Sunday 26 May 2019

Moves like Jagger: Rocker makes appearance as partner presents her first ballet

The Rolling Stones frontman supported his partner Melanie Hamrick backstage at the opening of Porte Rouge in New York.

Choreographer Melanie Hamrick poses with dancers at the gala of Youth America Grand Prix, the world’s largest ballet scholarship competition, after the US premiere of her new ballet Porte Rouge (Red Door), based on classic Rolling Stones tunes arranged by her partner, Mick Jagger (Jocelyn Noveck/AP)
Choreographer Melanie Hamrick poses with dancers at the gala of Youth America Grand Prix, the world’s largest ballet scholarship competition, after the US premiere of her new ballet Porte Rouge (Red Door), based on classic Rolling Stones tunes arranged by her partner, Mick Jagger (Jocelyn Noveck/AP)

By Jocelyn Noveck, Associated Press

Recovering rocker Mick Jagger has made a stealthy appearance at the ballet to support his partner, Melanie Hamrick.

His backstage move came as the choreographer presented her first work, Porte Rouge, which is based on Rolling Stones songs, on Thursday night.

Jagger arranged the score of three Stones classics – Sympathy for the Devil, She’s a Rainbow and Paint it Black.

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Mick Jagger spoke to the crowd via a backstage microphone (Jane Barlow/PA)

Hamrick created the ballet for the 20th anniversary of Youth America Grand Prix, the world’s largest ballet scholarship competition.

Jagger did not appear onstage or in the audience but he did greet the crowd at the Lincoln Center via a backstage microphone.

The 75-year-old rocker recently underwent medical treatment, reportedly for a heart valve issue, forcing postponement of the Stones’ No Filter tour.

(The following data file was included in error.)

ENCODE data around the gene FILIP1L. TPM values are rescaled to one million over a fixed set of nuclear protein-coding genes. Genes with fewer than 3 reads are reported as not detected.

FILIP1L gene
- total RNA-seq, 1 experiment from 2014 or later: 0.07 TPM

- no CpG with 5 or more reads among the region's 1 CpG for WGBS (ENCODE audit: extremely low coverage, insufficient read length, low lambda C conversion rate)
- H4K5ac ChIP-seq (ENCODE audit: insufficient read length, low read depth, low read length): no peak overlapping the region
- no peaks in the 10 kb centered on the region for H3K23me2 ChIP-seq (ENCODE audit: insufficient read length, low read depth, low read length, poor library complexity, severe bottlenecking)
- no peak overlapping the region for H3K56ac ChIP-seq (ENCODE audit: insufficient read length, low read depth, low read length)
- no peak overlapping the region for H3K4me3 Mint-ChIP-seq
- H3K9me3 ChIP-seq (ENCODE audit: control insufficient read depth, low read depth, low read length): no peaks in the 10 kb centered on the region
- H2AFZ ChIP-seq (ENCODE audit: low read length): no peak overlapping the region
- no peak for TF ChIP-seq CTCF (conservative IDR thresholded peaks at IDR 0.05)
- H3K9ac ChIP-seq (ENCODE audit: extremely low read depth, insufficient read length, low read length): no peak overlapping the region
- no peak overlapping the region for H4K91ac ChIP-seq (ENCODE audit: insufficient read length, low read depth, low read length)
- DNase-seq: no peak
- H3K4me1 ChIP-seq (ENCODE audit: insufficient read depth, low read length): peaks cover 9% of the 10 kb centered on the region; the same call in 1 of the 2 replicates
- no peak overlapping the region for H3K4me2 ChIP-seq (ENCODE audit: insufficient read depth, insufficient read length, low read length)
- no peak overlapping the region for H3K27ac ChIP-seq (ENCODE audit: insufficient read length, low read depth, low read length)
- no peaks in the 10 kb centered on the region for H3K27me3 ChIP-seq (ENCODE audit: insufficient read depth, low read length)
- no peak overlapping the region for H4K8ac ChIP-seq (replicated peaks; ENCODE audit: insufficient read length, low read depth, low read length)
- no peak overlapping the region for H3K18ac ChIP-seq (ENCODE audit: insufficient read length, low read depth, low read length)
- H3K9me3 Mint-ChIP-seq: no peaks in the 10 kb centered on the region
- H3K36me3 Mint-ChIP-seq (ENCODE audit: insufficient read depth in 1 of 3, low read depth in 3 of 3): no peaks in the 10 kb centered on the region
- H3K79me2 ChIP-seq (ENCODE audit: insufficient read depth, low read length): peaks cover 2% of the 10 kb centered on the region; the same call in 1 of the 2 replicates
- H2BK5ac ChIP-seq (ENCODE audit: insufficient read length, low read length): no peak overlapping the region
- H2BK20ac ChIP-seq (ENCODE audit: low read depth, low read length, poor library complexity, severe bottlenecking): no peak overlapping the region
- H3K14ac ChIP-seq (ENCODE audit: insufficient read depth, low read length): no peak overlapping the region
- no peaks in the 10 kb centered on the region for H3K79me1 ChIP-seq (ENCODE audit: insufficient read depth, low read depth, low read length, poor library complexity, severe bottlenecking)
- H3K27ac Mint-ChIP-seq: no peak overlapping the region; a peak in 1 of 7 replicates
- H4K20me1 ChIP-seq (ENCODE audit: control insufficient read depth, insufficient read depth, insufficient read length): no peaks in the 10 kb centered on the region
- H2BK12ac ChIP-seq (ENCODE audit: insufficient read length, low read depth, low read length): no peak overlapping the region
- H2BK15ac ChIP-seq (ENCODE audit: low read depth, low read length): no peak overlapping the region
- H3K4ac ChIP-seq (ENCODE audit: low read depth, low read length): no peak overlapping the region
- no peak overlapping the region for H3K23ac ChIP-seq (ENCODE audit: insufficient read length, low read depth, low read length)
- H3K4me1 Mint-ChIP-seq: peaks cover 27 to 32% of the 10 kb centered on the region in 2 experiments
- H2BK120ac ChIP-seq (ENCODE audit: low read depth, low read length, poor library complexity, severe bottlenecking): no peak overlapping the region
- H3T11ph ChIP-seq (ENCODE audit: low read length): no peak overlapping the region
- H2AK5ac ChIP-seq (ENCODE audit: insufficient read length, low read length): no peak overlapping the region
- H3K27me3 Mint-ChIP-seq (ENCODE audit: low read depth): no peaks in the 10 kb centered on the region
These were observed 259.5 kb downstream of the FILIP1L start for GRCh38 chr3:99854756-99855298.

Hamrick said later in an interview that Jagger was “doing great – thank goodness”.

“It was cute,” she said of his visit backstage.

“He wanted to watch the piece. It was really special that he was there and able to see it.

“It feels good (for the dancers) when the choreographer and the person who wrote the music are watching you. It gave everyone an extra special feeling.”

I picked the songs I felt I connected with the most Melanie Hamrick

Hamrick, who dances with American Ballet Theater but did not perform herself in the piece, said it had been nerve-wracking presenting her first choreographic effort.

It was Jagger, she said, who encouraged her to take the plunge when the idea came up, from YAGP founder Larissa Saveliev, for Hamrick to do something with Stones music.

“Mick was ‘who better than you?’ You’re a professional ballerina, you come to my concerts,” she said. “It went from there.”

It was Hamrick who chose the songs for the ballet, called Porte Rouge, or Red Door. Jagger arranged the songs to fit.

She said: “We worked together and he said ‘just trust your gut … go with what your instincts are and I’ll help you figure out how to make the cuts’.”

“I picked the songs I felt I connected with the most and I was like: ‘Can you make these work?’

“And he took it away. He was very good he was ‘you do you’.”

The dancers included six from ABT and one from New York City Ballet.

But the obvious Jagger “character” appeared to be the Argentine ABT star Herman Cornejo, with even his flowing mop of hair resembling the Stones frontman.

“I feel like they have the same energy,” Hamrick noted.

Another standout dancer in the piece, Calvin Royal III, said he’d particularly enjoyed the experience of “bringing rock ‘n’ roll to ballet”.

“I think it was just such a beautiful relationship that needed to be merged,” said Royal, a soloist with ABT.

“It’s so athletic and dynamic, and it was just fun to perform.”

Royal, 30, admitted he did not have much previous experience with Stones music.

He said: “To be honest with you, I hadn’t heard a lot of Rolling Stones music until Melanie approached me about this project, and I went on Spotify and just started listening to a lot of their music,” he said.

Royal did, though, get to meet Jagger.

“It was great to have him on board to support us,” he said.

Hamrick noted she had to strike a fine line with channelling the essence of the Stones without imitating those moves like Jagger.

“I studied some videos of his because I didn’t want to imitate but I wanted you to feel the essence, and I didn’t want him to tell me what to do, because I wanted it to be original,” she said.

Hamrick said she is planning for the ballet to reappear as a longer piece, with more Stones songs.

“Hopefully everyone will like it,” she said.

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